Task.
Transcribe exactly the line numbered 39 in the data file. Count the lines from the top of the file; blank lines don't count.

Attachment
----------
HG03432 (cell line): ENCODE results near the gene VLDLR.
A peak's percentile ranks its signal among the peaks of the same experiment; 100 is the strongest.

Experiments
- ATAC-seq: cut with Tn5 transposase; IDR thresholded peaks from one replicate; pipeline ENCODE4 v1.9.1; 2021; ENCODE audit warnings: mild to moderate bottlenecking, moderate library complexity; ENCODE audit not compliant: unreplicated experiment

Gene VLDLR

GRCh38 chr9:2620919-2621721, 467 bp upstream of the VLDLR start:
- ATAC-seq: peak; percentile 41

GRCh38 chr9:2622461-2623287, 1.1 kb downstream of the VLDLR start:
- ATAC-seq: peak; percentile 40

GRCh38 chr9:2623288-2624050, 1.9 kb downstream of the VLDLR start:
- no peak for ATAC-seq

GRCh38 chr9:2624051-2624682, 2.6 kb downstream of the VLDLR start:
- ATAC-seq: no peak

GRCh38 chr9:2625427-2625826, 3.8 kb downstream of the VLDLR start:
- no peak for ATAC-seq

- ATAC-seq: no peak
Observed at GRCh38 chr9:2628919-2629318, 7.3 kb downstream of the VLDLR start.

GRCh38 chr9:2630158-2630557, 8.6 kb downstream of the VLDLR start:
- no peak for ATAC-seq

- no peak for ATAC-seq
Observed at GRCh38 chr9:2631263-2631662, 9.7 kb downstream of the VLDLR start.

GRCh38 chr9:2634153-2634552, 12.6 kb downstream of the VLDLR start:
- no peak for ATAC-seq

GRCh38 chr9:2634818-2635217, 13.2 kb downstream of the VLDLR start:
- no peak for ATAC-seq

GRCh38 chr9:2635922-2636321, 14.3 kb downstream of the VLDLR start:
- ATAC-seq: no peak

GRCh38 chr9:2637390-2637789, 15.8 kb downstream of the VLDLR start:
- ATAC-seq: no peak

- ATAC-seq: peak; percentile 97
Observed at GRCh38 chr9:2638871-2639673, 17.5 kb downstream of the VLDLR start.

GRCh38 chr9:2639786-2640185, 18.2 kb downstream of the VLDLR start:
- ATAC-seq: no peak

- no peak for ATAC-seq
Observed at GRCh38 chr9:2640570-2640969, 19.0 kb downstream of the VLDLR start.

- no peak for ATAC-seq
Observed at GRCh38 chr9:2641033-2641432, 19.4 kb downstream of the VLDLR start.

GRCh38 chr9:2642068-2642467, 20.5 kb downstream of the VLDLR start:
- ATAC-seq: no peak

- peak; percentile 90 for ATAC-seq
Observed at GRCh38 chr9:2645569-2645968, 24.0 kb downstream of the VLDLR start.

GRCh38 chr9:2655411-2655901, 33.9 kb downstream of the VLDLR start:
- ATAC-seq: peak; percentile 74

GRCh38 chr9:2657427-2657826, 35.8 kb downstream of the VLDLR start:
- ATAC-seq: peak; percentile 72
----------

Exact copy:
- ATAC-seq: no peak